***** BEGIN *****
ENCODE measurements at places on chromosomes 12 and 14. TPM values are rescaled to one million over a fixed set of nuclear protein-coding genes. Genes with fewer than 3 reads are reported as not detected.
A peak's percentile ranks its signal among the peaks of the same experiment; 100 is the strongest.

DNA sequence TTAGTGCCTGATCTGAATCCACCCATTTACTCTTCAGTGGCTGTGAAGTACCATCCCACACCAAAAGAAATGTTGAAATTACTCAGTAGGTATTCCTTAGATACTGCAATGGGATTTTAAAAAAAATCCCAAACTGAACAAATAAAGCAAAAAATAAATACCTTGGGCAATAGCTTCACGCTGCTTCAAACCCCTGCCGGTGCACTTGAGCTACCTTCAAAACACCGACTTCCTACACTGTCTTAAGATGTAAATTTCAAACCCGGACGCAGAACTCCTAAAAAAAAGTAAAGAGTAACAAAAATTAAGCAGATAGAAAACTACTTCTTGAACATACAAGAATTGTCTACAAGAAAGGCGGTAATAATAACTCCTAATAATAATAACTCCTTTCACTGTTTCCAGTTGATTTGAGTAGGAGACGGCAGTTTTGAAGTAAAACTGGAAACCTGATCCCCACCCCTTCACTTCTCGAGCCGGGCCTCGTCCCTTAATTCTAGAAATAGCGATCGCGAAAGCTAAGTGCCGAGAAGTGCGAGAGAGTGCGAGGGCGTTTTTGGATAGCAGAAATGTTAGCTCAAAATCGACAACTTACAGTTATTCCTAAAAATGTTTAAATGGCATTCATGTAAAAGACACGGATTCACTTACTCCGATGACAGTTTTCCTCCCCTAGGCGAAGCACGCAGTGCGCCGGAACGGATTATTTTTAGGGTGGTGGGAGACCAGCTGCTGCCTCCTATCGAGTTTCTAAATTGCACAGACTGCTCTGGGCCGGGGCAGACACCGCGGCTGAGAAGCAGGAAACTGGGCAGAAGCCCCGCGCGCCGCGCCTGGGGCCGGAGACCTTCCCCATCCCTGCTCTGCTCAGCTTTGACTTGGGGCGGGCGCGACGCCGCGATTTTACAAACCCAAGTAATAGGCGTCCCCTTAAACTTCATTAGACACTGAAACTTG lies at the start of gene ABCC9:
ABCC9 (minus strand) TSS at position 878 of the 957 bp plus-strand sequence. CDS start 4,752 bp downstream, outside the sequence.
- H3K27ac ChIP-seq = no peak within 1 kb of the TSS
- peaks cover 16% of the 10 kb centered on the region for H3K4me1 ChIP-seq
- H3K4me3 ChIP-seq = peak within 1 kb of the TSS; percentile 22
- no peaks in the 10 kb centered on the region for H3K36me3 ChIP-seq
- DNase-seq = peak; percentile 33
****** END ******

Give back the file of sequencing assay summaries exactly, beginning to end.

ENCODE measurements at places on chromosomes 12 and 14. TPM values are rescaled to one million over a fixed set of nuclear protein-coding genes. Genes with fewer than 3 reads are reported as not detected.
A peak's percentile ranks its signal among the peaks of the same experiment; 100 is the strongest.

DNA sequence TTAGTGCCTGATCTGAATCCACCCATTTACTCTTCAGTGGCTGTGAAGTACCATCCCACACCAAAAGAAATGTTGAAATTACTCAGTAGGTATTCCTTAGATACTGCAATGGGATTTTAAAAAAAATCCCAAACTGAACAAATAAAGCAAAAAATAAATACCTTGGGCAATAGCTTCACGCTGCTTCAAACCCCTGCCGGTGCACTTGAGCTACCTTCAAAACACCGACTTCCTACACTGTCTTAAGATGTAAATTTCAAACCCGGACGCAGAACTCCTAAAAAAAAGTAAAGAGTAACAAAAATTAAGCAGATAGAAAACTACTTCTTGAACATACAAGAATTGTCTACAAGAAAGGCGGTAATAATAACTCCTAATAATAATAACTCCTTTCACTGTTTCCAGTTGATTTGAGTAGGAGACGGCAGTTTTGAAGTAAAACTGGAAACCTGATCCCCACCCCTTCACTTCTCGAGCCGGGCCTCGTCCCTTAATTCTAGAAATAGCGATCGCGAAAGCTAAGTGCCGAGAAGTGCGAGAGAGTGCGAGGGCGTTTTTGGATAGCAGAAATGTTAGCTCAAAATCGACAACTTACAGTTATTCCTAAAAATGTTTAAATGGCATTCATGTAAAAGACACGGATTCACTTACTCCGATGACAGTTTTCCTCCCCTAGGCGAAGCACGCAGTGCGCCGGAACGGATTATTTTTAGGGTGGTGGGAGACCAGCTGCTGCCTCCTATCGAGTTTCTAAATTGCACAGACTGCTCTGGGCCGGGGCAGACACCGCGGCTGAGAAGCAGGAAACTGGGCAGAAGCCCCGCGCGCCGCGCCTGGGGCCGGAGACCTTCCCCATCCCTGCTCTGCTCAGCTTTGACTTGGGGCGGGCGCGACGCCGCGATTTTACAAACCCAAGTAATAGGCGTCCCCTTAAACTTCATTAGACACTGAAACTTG lies at the start of gene ABCC9:
ABCC9 (minus strand) TSS at position 878 of the 957 bp plus-strand sequence. CDS start 4,752 bp downstream, outside the sequence.
- H3K27ac ChIP-seq = no peak within 1 kb of the TSS
- peaks cover 16% of the 10 kb centered on the region for H3K4me1 ChIP-seq
- H3K4me3 ChIP-seq = peak within 1 kb of the TSS; percentile 22
- no peaks in the 10 kb centered on the region for H3K36me3 ChIP-seq
- DNase-seq = peak; percentile 33